Little book on the prairie
The idea of Noco the prairie dog has been burrowing through Justin Marable’s mind for several years.
The Topeka artist, who has shows frequently in Lawrence, has two daughters, with a third due in December.
“I’ve read my share of bad children’s books,” he says.
So he decided to try it out on his own, writing a fantasy complete with 26 original pieces of artwork. The book, “Noco,” is available starting Friday, when he’ll open a show featuring the artwork at Signs of Life Gallery, 722 Mass.
Marable, who graduated from Kansas University in 2005, is known for his large-screen prints and photography that often focus on Kansas landscapes. But he wasn’t going to lower his standards just because he was working on a children’s book.
“Justin’s definitely a perfectionist,” says his wife, Bailey. “Everything about that book has been planned. That’s just how he is. He’s been drawing prairie dogs for three years. I’m sure the people at the Topeka library are ready to have their prairie dog books back.”
The story came to Marable as he crisscrossed the state to pick up his 8-year-old daughter, Claire, who lives with her mother in Colby. The two would make short trips off Interstate 70 to visit Kansas landmarks. Marable, born in Guthrie, Okla., has lived in northeastern Kansas most of his life.
“There’s a history to this place that I’ve grown attached to,” he says.
The story is this: Noco the prairie dog and her father get swept away by a hawk and dropped into a train, which takes them across the state. They must find their way back home, meeting friends along and way and facing challenges such as having to cross the Kansas River in Topeka. Along the way, they visit such Kansas landmarks as Monument Rocks and the Topeka Zoo.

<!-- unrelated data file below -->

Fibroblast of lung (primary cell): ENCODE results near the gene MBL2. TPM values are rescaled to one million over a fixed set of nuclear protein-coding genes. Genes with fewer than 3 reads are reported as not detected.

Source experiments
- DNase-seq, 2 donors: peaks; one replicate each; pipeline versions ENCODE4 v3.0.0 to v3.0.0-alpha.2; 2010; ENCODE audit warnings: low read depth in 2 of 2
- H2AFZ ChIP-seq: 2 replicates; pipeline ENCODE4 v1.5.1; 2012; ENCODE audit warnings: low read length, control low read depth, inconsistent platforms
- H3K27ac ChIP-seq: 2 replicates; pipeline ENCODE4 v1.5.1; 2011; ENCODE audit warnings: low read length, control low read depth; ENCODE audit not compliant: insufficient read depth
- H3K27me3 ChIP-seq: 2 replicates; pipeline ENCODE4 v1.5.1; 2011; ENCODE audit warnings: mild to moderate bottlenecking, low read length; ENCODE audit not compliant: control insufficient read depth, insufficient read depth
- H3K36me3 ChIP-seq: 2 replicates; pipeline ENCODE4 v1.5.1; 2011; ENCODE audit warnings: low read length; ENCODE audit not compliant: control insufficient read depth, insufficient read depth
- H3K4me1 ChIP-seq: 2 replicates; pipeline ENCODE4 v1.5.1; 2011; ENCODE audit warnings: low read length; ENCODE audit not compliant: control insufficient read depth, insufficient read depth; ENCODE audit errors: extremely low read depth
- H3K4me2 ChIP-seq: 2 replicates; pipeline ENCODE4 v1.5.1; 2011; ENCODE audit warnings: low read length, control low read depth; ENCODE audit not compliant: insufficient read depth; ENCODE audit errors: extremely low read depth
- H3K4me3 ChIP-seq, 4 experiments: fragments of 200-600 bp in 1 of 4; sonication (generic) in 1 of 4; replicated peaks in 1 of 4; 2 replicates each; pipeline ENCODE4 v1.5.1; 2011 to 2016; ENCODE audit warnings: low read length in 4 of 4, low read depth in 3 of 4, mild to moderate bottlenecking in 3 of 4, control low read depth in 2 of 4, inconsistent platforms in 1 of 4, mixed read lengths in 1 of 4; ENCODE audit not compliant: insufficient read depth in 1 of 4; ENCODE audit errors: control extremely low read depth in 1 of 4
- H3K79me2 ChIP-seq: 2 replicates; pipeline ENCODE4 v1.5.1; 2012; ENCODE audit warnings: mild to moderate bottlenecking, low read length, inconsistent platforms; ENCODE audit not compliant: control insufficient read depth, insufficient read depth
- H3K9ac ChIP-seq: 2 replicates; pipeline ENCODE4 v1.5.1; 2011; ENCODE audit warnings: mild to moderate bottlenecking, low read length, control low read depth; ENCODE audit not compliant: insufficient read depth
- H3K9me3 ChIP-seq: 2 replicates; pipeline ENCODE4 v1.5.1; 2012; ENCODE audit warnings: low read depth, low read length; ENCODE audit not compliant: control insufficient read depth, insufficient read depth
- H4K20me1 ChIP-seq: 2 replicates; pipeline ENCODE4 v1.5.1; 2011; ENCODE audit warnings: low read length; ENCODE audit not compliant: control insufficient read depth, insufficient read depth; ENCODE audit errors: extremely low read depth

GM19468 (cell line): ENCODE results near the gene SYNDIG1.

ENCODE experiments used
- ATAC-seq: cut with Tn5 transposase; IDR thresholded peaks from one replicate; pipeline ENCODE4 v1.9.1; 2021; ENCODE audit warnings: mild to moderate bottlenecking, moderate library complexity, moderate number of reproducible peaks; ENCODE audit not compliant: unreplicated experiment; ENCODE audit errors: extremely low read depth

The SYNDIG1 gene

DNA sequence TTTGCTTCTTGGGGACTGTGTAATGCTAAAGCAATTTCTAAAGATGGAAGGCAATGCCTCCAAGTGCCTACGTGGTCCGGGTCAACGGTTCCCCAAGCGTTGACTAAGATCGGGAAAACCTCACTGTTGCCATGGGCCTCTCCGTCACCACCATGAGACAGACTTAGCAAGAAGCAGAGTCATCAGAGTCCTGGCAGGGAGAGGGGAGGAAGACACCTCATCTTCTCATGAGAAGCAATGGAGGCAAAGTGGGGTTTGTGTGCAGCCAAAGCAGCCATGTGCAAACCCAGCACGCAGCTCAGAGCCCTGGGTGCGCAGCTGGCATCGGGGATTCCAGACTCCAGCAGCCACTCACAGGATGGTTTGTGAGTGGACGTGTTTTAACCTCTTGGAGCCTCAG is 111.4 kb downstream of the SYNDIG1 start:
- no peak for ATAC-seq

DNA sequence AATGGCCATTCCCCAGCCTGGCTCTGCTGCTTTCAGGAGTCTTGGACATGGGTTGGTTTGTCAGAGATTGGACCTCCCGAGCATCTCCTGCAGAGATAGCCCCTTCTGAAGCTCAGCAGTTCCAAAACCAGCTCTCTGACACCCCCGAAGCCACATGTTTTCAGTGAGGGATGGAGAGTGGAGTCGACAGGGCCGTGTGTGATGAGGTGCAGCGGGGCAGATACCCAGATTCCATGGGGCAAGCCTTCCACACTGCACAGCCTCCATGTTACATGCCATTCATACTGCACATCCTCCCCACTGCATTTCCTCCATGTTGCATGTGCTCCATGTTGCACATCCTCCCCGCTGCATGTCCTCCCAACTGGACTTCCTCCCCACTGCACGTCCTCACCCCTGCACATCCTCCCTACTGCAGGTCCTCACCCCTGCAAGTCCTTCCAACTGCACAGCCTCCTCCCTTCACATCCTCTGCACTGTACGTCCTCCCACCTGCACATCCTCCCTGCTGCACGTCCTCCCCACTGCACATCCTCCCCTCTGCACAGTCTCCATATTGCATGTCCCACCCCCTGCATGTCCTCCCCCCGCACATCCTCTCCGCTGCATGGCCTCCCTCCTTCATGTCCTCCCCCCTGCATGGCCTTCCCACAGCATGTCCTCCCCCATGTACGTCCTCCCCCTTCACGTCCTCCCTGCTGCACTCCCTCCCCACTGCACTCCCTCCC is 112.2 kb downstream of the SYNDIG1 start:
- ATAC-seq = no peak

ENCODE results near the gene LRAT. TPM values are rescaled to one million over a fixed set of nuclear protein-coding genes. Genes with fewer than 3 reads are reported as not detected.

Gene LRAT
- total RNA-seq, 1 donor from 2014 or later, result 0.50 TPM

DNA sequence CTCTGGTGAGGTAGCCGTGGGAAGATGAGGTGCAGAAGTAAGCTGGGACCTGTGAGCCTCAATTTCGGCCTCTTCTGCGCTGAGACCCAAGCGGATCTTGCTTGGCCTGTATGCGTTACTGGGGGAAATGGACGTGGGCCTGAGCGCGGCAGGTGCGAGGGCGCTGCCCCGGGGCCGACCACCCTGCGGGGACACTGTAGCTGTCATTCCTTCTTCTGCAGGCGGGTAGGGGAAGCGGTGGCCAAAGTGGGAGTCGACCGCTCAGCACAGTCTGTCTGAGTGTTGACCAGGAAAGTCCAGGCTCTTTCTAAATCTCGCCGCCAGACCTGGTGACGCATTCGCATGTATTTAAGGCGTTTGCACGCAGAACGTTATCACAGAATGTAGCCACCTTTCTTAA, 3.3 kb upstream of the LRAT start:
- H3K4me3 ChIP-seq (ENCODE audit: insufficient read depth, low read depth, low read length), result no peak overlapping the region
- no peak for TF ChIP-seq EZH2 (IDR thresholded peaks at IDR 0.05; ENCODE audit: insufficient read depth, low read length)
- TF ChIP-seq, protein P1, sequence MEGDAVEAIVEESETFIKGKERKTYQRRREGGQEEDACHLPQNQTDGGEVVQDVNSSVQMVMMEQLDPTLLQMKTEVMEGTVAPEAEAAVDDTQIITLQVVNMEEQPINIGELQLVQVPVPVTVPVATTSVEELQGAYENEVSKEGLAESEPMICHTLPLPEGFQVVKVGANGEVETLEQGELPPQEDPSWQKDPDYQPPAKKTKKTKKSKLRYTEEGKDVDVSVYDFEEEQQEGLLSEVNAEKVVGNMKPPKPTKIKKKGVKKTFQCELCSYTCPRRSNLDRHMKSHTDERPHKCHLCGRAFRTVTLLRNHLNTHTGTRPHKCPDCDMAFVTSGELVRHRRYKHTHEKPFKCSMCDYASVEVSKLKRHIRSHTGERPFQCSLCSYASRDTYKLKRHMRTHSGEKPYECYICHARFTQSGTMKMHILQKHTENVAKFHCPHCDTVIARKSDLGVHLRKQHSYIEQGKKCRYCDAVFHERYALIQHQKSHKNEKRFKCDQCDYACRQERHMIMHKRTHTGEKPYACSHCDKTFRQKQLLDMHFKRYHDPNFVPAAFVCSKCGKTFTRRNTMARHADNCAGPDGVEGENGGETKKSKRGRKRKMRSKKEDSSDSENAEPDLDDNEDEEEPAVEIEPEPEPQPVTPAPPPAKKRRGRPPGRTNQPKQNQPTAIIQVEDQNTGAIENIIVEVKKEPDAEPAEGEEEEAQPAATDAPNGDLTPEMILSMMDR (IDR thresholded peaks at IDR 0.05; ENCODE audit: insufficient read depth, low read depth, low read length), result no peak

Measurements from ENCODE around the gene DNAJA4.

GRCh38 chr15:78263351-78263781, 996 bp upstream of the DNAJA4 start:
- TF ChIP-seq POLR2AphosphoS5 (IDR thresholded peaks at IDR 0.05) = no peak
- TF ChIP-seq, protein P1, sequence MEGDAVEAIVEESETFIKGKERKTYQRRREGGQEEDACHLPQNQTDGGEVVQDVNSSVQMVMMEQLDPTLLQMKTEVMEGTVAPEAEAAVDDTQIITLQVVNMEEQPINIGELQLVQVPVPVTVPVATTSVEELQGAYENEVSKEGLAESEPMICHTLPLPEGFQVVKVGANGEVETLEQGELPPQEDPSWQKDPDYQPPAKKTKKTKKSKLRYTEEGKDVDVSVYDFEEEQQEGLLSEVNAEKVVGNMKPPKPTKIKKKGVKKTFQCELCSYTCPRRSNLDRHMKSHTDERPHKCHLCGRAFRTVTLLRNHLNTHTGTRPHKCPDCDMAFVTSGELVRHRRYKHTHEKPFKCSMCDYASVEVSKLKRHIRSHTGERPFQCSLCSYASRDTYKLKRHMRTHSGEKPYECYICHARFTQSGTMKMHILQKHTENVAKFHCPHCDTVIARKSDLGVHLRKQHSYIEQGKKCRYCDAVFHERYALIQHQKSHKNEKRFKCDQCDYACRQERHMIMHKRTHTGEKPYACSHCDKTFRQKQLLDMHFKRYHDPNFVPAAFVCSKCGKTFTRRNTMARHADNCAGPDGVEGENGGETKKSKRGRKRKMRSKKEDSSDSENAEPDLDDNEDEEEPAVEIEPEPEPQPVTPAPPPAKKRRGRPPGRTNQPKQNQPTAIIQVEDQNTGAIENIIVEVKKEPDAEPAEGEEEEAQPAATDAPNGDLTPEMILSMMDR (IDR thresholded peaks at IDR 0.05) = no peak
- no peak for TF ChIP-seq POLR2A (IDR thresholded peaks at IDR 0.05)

“It’s a story about home and place and attachment,” Marable says.
Though the story takes him back to his roots, the artwork involved was a new technique. Marable digitally combined photographs he had taken throughout the state with drawings he did of prairie dogs. Then, he printed the black-and-white collages and added color, both with watercolor paints and colored pencils.
“It allowed me to be experimental and work some ideas about mixing different mediums,” he says.
The resulting book, which is being self-published and printed at Jostens in Topeka, could be the start of additional children’s books for Marable.
“I do think this story will be well-received by Kansans,” he says. “I kind of have an idea for a sequel. It ends in a way that it could end just like that, but it could be a little open-ended.”